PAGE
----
Miracle at Midway
© 1983 Gordon Prange, Donald Goldstein and,Katherine Dillon,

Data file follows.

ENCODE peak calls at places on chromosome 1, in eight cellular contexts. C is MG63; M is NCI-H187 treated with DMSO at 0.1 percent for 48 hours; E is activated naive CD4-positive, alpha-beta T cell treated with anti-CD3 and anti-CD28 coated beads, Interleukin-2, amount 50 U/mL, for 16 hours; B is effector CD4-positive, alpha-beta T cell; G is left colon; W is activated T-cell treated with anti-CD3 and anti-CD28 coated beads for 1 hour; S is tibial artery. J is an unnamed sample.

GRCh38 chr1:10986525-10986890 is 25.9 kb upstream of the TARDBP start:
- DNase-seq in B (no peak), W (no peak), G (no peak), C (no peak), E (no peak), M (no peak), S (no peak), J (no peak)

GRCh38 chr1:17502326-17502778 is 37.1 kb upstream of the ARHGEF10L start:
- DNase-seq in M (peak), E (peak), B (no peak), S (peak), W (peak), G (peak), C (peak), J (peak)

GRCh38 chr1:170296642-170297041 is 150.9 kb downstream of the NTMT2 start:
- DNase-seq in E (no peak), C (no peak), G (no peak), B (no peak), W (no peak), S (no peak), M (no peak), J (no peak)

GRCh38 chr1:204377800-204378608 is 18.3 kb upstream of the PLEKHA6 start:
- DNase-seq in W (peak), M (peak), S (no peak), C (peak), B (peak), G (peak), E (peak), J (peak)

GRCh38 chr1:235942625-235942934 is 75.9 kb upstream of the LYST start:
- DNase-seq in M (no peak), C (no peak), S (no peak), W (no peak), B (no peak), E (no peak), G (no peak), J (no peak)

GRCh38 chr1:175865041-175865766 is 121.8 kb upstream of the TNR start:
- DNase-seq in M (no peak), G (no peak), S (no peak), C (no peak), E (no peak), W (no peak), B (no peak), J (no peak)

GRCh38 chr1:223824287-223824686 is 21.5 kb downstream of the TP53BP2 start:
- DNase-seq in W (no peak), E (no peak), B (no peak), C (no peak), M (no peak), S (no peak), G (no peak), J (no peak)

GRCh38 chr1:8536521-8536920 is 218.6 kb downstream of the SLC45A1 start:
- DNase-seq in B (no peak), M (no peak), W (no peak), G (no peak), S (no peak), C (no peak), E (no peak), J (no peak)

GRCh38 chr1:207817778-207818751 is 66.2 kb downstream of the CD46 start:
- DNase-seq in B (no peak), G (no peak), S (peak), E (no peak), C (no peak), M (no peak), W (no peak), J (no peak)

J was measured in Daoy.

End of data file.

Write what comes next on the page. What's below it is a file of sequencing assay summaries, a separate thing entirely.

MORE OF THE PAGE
Miracle at Midway is a thorough history of the June 4-7 effort of the Japanese to simultaneously seize the most likely U.S. approaches to the Empire and lure the US Pacific Fleet into a general engagement wherein it might be destroyed in total. Though colossally outnumbered in ships, the US Navy and Army Air Forces on Midway island had a slight advantage in planes which was used to enormous effect; in this David and Goliath battle, the Japanese carriers were the object of a surgical strike, though one of dive-bombers instead of stones. While there was definitely an element of luck on the American side — one Japanese carrier’s planes were caught pants down, trying to refuel and re-arm — Midway was a victory of intelligence and courage more than fate. Although suffering from a paucity of maps, the authors bring extensive analysis and heavy research into the Japanese side to the table as well. Midway is one of the more important battles of the second World War, at least for Americans: just six months after the humiliating surprise of Pearl Harbor, the Pacific Fleet had utterly reversed its fortunes, destroying in a day the pride of the Japanese imperial fleet. Dai Nippon lost not only four carriers, but hundreds of planes and thousands of veteran men whose talents and experience could not be replaced. It’s also an extraordinary moment in the history of naval warfare, the first battle in which the competing surface fleets never saw one another but through their air wings.